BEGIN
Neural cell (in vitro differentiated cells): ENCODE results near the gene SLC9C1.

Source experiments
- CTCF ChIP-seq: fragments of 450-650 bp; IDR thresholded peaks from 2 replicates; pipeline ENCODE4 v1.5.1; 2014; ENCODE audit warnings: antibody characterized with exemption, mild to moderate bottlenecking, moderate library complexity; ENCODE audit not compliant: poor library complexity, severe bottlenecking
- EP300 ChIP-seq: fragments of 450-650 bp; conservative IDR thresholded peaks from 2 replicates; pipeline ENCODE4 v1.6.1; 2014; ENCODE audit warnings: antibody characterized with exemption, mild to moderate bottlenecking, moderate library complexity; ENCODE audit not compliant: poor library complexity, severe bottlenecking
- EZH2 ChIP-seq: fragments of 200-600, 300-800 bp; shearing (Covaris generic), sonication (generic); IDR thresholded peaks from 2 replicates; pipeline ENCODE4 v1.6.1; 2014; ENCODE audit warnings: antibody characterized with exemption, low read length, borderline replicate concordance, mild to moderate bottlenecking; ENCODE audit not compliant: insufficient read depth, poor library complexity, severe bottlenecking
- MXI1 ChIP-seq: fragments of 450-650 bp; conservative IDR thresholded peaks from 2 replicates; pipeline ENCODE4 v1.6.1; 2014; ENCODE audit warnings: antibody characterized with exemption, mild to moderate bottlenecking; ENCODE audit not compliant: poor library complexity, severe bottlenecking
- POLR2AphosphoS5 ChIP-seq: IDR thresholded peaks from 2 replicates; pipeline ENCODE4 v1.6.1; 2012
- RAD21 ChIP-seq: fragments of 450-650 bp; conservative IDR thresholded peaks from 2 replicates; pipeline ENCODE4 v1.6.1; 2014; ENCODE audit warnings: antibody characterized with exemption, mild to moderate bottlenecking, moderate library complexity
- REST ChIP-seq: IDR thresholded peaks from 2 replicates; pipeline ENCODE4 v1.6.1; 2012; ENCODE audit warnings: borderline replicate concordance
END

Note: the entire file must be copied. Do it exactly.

Neural cell (in vitro differentiated cells): ENCODE results near the gene SLC9C1.

Source experiments
- CTCF ChIP-seq: fragments of 450-650 bp; IDR thresholded peaks from 2 replicates; pipeline ENCODE4 v1.5.1; 2014; ENCODE audit warnings: antibody characterized with exemption, mild to moderate bottlenecking, moderate library complexity; ENCODE audit not compliant: poor library complexity, severe bottlenecking
- EP300 ChIP-seq: fragments of 450-650 bp; conservative IDR thresholded peaks from 2 replicates; pipeline ENCODE4 v1.6.1; 2014; ENCODE audit warnings: antibody characterized with exemption, mild to moderate bottlenecking, moderate library complexity; ENCODE audit not compliant: poor library complexity, severe bottlenecking
- EZH2 ChIP-seq: fragments of 200-600, 300-800 bp; shearing (Covaris generic), sonication (generic); IDR thresholded peaks from 2 replicates; pipeline ENCODE4 v1.6.1; 2014; ENCODE audit warnings: antibody characterized with exemption, low read length, borderline replicate concordance, mild to moderate bottlenecking; ENCODE audit not compliant: insufficient read depth, poor library complexity, severe bottlenecking
- MXI1 ChIP-seq: fragments of 450-650 bp; conservative IDR thresholded peaks from 2 replicates; pipeline ENCODE4 v1.6.1; 2014; ENCODE audit warnings: antibody characterized with exemption, mild to moderate bottlenecking; ENCODE audit not compliant: poor library complexity, severe bottlenecking
- POLR2AphosphoS5 ChIP-seq: IDR thresholded peaks from 2 replicates; pipeline ENCODE4 v1.6.1; 2012
- RAD21 ChIP-seq: fragments of 450-650 bp; conservative IDR thresholded peaks from 2 replicates; pipeline ENCODE4 v1.6.1; 2014; ENCODE audit warnings: antibody characterized with exemption, mild to moderate bottlenecking, moderate library complexity
- REST ChIP-seq: IDR thresholded peaks from 2 replicates; pipeline ENCODE4 v1.6.1; 2012; ENCODE audit warnings: borderline replicate concordance